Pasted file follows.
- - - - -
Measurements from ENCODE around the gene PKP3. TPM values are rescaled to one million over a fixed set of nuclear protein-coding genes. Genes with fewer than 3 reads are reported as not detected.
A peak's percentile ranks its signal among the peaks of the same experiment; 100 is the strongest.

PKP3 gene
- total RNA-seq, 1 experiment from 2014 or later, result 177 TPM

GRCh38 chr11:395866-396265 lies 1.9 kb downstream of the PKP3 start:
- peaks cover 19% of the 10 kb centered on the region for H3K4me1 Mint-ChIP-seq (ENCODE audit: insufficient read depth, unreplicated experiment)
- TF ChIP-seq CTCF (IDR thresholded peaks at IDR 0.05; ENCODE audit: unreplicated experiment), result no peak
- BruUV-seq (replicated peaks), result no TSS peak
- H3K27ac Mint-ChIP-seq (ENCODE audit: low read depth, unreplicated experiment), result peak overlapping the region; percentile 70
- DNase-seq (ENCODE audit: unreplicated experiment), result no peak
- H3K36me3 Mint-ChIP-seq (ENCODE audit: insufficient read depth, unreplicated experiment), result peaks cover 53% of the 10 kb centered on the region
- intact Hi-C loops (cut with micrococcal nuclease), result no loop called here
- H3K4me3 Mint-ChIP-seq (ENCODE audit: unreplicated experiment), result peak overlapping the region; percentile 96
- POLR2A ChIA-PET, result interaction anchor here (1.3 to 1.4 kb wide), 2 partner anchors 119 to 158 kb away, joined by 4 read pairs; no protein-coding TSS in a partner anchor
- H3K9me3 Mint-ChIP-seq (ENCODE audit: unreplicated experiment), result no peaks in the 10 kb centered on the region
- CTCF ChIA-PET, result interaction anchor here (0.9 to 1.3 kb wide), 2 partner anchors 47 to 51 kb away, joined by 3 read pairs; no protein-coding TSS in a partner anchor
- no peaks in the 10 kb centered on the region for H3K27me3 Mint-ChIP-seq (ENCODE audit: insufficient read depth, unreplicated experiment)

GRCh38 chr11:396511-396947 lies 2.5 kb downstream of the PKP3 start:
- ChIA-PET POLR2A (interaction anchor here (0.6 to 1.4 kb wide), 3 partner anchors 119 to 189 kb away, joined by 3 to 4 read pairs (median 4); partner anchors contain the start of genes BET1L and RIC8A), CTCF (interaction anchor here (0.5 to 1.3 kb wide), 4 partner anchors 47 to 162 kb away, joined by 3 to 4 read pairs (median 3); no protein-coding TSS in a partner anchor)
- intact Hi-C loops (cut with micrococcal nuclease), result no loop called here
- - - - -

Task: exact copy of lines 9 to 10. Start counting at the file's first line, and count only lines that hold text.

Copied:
- H3K27ac Mint-ChIP-seq (ENCODE audit: low read depth, unreplicated experiment), result peak overlapping the region; percentile 70
- DNase-seq (ENCODE audit: unreplicated experiment), result no peak